A common life insurance need that most
people approach us with is the need to
address a mortgage in the event of a
financial provider passing away.
This is actually a good use of life
coverage that's ideally suited to the
world of term life (as opposed to whole
life). Let's take a look at how
a quick look at your monthly budget.
Where does the money go? There
some things you can cancel (is that
DirecTV NBA Pass really needed?) while
others are core expenses that do not go
away without some pretty significant
changes in lifestyle. The glaring
example of the latter is your mortgage
or rent. The safe assumption is
that a person's mortgage shouldn't
exceed 25% of their gross income.
Needless to say, many people forgot to
heed this advice during the last decade
and the mortgage has crept ever higher
as a percentage of gross income.
When considering your specific
needs for life
insurance, it's important to
understand what exactly a mortgage is.
been sold in the U.S. that a mortgage or
your primary residence is an asset.
The problem is that cash flow only goes
one way with a mortgage outside of home
equity loans which is just additional
debt. A true asset should provide
income or cash flow. Your primary
mortgage does not. So from the
point of view of making ends meet after
a primary provider passes away, the
mortgage is a liability.
It's something to be paid...or you lose
the house and any connotation of
"asset". A secondary or
rental house might be quite different
since rental income should hopefully
provide a net zero in cash outflow.
So how do we address the mortgage
liability with term life insurance?
answer is "very inexpensively". To
some extent, term life is ideally
crafted to address a mortgage from two
angles. You can either take out
the amount of term to match how much
remains on your mortgage or to address
the cumulative amount of payments that
are still to be made against the
mortgage. Mortgages are usually a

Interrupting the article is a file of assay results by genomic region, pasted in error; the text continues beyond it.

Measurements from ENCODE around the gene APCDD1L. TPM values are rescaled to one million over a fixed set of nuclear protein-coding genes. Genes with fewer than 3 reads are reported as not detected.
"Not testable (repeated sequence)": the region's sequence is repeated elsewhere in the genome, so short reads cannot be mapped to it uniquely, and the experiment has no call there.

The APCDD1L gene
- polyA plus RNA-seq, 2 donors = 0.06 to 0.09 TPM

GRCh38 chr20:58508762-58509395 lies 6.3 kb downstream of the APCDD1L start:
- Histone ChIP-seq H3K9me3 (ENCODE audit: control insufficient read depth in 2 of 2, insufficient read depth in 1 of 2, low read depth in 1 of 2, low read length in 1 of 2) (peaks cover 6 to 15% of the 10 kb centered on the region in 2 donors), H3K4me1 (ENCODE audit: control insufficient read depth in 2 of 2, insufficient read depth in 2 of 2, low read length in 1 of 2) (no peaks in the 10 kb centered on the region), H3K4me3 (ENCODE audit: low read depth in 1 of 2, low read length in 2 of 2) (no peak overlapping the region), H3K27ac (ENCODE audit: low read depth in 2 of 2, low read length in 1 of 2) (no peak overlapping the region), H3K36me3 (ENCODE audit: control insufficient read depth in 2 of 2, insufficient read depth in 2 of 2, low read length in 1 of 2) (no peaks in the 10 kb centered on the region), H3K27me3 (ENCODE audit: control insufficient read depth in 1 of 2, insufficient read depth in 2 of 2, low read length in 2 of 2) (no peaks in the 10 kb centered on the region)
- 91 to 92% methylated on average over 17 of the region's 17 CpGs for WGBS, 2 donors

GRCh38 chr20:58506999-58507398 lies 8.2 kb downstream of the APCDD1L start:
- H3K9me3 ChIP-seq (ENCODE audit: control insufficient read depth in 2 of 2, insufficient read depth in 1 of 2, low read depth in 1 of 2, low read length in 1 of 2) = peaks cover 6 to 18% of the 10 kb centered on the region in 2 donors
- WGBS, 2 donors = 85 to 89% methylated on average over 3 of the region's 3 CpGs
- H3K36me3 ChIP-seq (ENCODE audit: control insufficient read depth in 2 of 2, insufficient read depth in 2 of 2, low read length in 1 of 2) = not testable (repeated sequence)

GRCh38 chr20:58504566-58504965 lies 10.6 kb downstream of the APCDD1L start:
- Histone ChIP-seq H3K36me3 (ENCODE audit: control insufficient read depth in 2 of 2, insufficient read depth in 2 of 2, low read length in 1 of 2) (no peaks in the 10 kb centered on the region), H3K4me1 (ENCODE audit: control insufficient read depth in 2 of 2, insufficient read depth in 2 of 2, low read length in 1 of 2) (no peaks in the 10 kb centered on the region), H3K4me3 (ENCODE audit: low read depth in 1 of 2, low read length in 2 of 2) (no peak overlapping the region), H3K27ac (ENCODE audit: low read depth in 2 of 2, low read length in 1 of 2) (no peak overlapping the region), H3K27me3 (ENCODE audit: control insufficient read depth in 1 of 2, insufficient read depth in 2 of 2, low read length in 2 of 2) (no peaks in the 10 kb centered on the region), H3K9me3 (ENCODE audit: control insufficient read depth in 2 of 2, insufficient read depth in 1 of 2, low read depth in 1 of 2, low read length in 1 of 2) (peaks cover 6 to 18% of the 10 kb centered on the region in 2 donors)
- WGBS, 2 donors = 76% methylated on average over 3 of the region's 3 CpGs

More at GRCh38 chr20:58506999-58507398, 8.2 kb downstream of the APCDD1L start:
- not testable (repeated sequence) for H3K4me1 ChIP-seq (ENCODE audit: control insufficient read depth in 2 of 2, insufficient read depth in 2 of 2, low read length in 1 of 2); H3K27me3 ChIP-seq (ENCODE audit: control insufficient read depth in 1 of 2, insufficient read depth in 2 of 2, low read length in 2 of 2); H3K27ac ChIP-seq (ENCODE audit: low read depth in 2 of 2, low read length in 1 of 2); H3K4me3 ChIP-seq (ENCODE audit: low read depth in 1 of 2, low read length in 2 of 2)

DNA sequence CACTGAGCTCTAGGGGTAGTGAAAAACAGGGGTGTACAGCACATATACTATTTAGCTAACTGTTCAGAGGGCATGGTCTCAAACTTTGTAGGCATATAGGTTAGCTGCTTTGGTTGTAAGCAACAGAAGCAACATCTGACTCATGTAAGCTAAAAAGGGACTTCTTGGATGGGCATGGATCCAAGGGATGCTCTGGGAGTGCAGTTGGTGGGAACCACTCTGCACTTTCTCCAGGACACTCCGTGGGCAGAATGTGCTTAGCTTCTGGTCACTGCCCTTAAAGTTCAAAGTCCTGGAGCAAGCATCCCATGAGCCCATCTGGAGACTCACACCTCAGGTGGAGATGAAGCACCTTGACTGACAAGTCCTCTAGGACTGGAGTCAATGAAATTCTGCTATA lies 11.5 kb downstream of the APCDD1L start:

responsibility for a certain period of
time with the most common term (hint
hint) being a 30 year mortgage.
Term life can be
purchased to directly meet
this time nature of mortgages or to pay
the mortgage outright. Which is
the best approach?
It depends on your financial situation.
If you use your term life payout to
payoff the mortgage, will you be able to
afford your other monthly financial
responsibilities not to mention college
expenses, etc that occur in addition.
A surviving spouse may have his/her own
income to address a level of expenses
and feel that paying off the mortgage is
the best approach. You really want
to think this through and ideally
discuss your situation with a
possible, our favorite approach is to
purchase enough term life insurance to
provide income (interest, investment,
etc) to address your monthly expenses
including the mortgage. This
really is the true function of term life
insurance...to replace income. If
you spend down your life insurance
benefit quickly such as paying off a
mortgage, you may find yourself in a
financial bind later on from other
needs. There's also the danger
with a lump sum payment of squandering
the money and thus jeopardizing even the
very mortgage that you originally
planned to protect. Worst
case, start with an amount that is
invested to provide income for immediate
financial needs including the mortgage
and re-evaluate after a few years
whether paying more of the mortgage is
the right financial decision.
These are big decision to make after
such a traumatic event so it might be
best to let the dust settle and then
look at the mortgage question.
You can always pay the mortgage at a
later date but it's harder to reverse
course once you have paid off the